Some foods have been untouched by inflation

A close up of a steak on a plank of wood.
Why would steaks be more reasonable when inflation is high? Photo credit Getty Images

Headlines about inflation have been a staple of 2022, and consumers have seen prices for grocery items rise, from lettuce to a pack of Modelo beers.

However, some prices items have been able to stay stable despite the environmental and economic pressure that may have caused other costs to spike. One of them is the beloved Costco hot dog.

KRLD’s asked economist Chris Thornberg of Beacon Economics if the hot dog could be sold for $1.50 forever during a recent episode of the “Something Offbeat” podcast.

“Sure. Why not?” he said. “Look, Costco’s profit margin is fat enough that they can give away hot dogs to do it.”

“In 2022, food price increases are expected to be above the increases in 2020 and 2021,” said the U.S. Department of Agriculture Economic Research Service this month of expected totals for this year. “In 2022, all food prices are predicted to increase between 9.5 and 10.5%, food-at-home prices are predicted to increase between 11 and 12%, and food-away-from-home prices are predicted to increase between 7 and 8%."

According to a report this week in Daily Meal, foods that have been immune to inflation alongside Costco’s hot dog deal (which also features a soft drink) include strawberries, tomatoes, steak, AriZona Iced Tea, and McDonald’s $1 soft drinks.

For McDonald’s, those $1 beverages function similarly to Costco’s hot dog deals. Even though prices for other menu items at the fast food giant increased this year, and even though Coca-Cola raised prices, McDonald’s still manages to make a profit on the drinks.

“It’s likely on account of how McDonald's enjoys a big profit margin on the drinks anyway,” said the Daily Meal. It also said that AriZona still turns profit on its beverages after keeping prices under $1 since the 1990s, and the company plans to hold its price as long as possible since it is so associated with the brand.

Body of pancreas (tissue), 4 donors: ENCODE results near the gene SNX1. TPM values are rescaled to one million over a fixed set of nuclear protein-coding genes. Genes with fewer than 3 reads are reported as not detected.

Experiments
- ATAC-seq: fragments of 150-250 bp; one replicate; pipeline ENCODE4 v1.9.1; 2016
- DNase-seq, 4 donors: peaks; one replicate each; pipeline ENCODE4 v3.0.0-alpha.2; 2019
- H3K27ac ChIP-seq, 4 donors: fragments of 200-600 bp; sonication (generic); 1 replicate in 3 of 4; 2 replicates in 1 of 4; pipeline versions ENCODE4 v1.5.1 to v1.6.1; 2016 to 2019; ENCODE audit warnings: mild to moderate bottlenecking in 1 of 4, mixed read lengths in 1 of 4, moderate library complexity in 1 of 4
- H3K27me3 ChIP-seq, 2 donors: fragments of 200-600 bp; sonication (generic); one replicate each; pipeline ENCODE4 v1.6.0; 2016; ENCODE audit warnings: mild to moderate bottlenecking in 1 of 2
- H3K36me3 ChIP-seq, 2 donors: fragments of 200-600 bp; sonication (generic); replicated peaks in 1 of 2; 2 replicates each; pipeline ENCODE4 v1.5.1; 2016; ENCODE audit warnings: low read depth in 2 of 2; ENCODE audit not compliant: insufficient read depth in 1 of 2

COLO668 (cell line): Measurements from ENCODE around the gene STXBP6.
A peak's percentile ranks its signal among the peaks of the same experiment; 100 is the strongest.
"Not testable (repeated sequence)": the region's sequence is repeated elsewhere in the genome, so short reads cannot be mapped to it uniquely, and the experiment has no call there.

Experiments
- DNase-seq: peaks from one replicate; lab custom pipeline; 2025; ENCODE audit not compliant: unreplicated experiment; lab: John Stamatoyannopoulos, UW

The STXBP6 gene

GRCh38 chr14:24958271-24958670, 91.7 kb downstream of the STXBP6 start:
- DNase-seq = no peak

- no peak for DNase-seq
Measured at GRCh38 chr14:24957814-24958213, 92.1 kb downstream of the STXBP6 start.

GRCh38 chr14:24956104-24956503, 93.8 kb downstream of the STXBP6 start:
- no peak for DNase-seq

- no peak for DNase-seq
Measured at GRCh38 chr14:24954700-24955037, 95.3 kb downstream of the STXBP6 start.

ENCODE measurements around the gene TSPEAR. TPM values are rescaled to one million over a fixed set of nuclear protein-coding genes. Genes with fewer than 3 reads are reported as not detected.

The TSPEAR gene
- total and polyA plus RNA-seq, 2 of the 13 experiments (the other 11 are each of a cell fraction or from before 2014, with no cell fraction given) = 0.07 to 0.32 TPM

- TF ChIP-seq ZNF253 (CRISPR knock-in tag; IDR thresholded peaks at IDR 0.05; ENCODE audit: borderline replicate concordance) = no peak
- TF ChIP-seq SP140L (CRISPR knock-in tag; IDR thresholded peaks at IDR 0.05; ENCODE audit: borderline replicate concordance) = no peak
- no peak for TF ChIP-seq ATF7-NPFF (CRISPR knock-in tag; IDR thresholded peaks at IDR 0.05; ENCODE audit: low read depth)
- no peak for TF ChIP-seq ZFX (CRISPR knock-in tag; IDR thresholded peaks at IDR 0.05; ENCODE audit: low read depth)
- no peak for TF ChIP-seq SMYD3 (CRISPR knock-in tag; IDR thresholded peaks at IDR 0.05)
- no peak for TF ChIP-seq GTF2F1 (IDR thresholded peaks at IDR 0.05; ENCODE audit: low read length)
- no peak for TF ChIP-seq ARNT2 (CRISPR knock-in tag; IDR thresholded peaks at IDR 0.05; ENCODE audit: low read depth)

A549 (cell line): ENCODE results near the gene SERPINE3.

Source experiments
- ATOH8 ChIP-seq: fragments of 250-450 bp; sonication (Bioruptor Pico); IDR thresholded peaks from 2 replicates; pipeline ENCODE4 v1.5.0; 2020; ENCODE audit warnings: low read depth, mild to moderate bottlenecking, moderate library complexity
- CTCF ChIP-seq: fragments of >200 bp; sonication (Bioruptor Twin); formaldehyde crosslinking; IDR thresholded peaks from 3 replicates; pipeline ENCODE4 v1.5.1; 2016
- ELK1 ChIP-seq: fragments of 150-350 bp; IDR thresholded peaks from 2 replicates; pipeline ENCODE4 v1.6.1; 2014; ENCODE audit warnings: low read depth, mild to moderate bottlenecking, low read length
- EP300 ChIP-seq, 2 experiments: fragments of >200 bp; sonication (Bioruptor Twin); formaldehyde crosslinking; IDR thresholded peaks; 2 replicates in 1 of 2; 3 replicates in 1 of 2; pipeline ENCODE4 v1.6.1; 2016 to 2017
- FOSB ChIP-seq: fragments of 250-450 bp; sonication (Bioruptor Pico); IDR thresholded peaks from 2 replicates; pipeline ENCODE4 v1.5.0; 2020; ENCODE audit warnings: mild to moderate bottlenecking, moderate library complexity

In contrast to lettuce prices, which were impacted by an insect-borne virus, conditions for strawberries were good this year on both the West Coast and East Cost, per the Daily Meal. While tomato price also remained stable, a “less-than-overabundant harvest,” related to water scarcity issues in California could make prices rise in the future.

As for steak, inflation pressure actually curtailed demand, causing prices to decrease in 2022. Prices for other meats – including chicken and non-Costco hot dogs – went up over the course of the year, said the Daily Meal.

In November, increases in all-food and food-at-home prices continued to slow, according to the USDA.

“Prices increased for eight food categories and three aggregate categories, and egg prices increased by 2.3% from October,” due to an outbreak of highly pathogenic avian influenza, said the department.

Fresh vegetable prices also increased and prices for poultry decreased.

“Food prices are expected to grow more slowly in 2023 than in 2022, but still at above historical average rates,” said the USDA. “In 2023, all food prices are predicted to increase between 3.5 and 4.5%, food-at-home prices are predicted to increase between 3 and 4%, and food-away-from-home prices are predicted to increase between 4 and 5%.”

LISTEN on the Audacy App
Sign up and follow Audacy
Facebook | Twitter | Instagram

Featured Image Photo Credit: Getty Images